Thousands of Bahrainis have marched to the capital’s Pearl Square in the latest of the ongoing anti-government protests in the past two weeks.
“We are brothers, Sunnis and Shias,” chanted the mostly Shia demonstrators on Tuesday as they were heading from Manama’s Salmaniya district, a few kilometers from the square, AFP reported.
“We are in this march to stress the unity between Shias and Sunnis in Bahrain,” said Bahraini cleric Sheikh Mohammed Habib al-Muqdad.
The uprising in the small Persian Gulf state is part of a wave of protests that have rattled across North Africa and the Middle East and toppled Tunisian president Zine El Abidine Ben Ali and later Egyptian long-time ruler Hosni Mubarak.
Protesters in Bahrain have been calling for the downfall of the rule of the Sunni al-Khalifa dynasty.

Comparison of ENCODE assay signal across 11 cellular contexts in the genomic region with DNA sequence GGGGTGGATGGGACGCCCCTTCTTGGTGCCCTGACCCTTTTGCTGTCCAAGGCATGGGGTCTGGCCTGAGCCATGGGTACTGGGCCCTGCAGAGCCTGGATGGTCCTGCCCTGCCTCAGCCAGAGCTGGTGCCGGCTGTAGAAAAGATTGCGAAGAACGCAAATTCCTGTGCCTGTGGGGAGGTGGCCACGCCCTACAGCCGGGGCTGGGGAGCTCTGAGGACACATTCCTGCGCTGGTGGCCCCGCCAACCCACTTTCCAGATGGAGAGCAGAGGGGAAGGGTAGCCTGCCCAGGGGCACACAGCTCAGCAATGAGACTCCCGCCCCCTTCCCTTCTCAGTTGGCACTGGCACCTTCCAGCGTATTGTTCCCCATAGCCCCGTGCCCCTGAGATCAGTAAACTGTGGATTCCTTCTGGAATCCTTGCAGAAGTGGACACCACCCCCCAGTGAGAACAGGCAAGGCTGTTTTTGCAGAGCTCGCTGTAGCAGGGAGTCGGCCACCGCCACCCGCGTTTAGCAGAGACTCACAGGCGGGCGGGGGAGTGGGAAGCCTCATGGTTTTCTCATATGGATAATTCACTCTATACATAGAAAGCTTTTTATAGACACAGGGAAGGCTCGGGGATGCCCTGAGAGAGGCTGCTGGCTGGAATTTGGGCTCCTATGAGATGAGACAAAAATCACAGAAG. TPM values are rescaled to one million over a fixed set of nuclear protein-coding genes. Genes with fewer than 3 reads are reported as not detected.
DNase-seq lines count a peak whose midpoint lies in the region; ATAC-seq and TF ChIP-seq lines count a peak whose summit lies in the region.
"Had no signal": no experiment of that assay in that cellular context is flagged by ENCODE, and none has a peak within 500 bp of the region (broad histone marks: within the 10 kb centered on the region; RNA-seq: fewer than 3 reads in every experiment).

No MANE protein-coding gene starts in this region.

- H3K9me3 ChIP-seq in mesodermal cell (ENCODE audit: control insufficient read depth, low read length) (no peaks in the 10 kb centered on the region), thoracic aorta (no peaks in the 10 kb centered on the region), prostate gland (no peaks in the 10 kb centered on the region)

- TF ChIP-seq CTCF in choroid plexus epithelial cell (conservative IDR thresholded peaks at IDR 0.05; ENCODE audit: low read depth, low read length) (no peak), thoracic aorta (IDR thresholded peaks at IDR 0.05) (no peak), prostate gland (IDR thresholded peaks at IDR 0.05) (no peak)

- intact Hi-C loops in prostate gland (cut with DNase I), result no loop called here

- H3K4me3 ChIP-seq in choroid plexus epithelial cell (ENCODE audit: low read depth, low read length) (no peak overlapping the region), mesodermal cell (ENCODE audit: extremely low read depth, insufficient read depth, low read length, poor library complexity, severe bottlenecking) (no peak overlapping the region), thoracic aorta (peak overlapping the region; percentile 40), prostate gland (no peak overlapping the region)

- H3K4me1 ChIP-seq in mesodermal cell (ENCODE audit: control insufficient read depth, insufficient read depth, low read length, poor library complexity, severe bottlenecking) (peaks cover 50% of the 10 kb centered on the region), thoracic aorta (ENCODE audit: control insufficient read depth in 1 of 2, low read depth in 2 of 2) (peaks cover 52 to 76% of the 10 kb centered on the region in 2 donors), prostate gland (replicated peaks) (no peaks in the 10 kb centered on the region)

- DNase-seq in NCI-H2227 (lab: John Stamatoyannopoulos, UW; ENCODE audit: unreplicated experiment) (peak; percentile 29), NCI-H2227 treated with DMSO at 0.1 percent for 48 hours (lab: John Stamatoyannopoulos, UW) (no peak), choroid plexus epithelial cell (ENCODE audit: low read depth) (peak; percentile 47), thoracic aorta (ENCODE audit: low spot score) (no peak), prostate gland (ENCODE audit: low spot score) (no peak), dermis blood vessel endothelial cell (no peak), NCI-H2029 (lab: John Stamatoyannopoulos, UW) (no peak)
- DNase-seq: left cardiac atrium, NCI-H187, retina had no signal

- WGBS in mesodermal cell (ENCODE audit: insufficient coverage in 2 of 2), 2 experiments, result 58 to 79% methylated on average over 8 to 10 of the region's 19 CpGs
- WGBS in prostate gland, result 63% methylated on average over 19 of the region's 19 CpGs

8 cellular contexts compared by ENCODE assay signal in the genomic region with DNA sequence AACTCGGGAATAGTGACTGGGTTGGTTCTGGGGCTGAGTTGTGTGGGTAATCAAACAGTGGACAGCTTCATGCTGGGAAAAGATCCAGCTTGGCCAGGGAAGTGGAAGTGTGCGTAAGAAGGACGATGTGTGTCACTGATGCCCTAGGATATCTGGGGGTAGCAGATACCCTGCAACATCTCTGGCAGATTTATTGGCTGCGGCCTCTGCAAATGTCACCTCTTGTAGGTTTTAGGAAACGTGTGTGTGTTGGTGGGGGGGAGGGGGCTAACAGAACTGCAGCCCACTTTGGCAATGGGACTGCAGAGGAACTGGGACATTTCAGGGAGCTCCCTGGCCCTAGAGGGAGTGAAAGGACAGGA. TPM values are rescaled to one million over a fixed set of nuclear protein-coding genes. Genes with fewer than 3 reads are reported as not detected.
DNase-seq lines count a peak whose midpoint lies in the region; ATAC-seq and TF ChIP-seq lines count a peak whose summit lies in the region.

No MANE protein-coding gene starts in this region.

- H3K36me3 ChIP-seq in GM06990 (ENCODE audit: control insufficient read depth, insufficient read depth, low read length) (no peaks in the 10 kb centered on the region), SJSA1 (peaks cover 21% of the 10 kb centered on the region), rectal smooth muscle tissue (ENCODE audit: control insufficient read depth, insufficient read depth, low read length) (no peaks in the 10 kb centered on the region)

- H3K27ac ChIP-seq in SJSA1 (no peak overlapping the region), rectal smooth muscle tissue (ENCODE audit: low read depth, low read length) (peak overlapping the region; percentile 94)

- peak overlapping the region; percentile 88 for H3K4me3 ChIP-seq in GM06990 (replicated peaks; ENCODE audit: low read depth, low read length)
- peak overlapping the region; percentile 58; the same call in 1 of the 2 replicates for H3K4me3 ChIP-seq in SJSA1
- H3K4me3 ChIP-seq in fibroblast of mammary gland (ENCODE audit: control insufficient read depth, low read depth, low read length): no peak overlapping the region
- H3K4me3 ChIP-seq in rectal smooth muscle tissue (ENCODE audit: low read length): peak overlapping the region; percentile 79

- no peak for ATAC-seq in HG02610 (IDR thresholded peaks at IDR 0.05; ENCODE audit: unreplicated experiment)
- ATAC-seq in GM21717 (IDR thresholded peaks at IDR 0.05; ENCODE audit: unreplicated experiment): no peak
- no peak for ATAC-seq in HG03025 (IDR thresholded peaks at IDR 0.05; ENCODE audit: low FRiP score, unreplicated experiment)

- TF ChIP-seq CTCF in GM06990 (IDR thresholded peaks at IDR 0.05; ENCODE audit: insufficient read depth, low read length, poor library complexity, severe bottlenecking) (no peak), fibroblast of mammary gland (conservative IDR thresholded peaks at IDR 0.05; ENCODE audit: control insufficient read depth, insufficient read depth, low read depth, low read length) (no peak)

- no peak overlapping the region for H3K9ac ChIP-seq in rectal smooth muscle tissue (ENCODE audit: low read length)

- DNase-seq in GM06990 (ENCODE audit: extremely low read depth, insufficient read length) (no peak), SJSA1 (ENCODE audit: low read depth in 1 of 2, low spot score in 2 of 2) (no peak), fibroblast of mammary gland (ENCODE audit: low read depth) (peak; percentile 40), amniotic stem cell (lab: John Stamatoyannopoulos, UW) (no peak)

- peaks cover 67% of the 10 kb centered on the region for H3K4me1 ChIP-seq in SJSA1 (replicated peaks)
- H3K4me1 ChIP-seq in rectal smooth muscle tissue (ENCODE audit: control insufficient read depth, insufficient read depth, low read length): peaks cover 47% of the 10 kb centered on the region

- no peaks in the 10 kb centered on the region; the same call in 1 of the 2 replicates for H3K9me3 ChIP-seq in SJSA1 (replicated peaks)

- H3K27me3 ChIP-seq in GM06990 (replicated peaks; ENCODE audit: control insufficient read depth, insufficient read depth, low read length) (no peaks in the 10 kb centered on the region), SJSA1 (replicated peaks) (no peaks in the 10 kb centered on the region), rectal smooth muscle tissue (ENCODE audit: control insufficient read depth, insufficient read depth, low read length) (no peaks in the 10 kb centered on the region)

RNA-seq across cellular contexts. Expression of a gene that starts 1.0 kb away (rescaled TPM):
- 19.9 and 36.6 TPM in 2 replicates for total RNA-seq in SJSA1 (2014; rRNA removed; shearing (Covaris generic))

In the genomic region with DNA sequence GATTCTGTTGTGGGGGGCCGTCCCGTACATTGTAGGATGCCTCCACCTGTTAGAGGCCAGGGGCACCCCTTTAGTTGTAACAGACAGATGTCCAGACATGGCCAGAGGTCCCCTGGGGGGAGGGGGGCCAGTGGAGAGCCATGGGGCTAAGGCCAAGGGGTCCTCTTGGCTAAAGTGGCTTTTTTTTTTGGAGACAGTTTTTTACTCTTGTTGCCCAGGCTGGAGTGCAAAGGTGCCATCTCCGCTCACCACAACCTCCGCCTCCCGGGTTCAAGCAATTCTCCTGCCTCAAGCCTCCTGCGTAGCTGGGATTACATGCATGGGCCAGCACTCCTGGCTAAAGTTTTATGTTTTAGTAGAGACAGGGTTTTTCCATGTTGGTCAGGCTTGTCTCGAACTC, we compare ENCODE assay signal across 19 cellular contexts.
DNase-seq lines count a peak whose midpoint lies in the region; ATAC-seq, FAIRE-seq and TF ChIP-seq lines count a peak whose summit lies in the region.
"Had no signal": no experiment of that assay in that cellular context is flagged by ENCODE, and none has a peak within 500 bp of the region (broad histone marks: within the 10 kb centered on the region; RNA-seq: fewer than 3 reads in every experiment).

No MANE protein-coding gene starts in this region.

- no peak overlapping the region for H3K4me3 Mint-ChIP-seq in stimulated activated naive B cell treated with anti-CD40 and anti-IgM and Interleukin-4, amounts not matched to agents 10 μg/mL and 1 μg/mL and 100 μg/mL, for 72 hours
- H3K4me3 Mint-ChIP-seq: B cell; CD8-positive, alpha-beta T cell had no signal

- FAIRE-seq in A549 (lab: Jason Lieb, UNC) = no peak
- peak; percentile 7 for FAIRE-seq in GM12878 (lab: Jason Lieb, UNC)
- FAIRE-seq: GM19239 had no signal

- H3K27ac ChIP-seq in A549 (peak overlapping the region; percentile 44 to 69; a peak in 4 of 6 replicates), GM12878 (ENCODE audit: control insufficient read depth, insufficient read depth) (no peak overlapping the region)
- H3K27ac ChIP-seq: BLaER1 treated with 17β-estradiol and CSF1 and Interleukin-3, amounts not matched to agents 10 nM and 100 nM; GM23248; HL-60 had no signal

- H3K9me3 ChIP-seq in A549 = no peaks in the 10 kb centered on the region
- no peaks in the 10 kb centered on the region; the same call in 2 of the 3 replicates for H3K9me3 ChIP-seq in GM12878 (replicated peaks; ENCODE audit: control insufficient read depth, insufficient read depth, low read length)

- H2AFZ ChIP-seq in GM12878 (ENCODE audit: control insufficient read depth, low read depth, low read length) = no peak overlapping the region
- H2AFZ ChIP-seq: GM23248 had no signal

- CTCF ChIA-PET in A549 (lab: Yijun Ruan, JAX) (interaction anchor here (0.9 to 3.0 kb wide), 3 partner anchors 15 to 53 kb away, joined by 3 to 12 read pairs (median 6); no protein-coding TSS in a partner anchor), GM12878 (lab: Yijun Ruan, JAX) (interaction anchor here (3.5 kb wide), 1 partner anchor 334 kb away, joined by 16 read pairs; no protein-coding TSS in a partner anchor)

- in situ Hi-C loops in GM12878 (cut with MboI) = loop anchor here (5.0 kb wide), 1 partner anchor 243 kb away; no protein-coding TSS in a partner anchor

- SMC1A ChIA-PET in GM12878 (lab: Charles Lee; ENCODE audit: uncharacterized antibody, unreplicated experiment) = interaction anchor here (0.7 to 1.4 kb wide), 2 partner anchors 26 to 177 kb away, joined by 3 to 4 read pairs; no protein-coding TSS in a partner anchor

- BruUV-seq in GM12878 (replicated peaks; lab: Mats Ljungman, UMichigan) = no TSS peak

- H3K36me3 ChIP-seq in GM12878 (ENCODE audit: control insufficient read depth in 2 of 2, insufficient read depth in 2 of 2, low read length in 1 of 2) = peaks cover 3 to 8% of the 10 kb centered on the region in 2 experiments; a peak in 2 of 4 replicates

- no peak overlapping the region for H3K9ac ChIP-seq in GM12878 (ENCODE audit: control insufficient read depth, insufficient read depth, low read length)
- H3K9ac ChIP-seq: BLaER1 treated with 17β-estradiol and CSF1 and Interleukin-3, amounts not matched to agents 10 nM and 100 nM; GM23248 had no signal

Opposition groups have been demanding major reforms and the establishment of a “real constitutional monarchy,” as well as the resignation of the government which they hold responsible for the killing of peaceful demonstrators.
King Hamad bin Isa Al Khalifa has mandated his heir, Sheikh Salman, to hold wide-reaching negotiations with the opposition — an offer that is seen as too late by some protesters.
Bahraini monarchy finally acquiesced to start reforms with a referendum in 2001 that revived the parliament in 2002, years after it had been dissolved in 1975.
But the legislature remains effectively useless given the unlimited powers held by the king and his appointed upper chamber.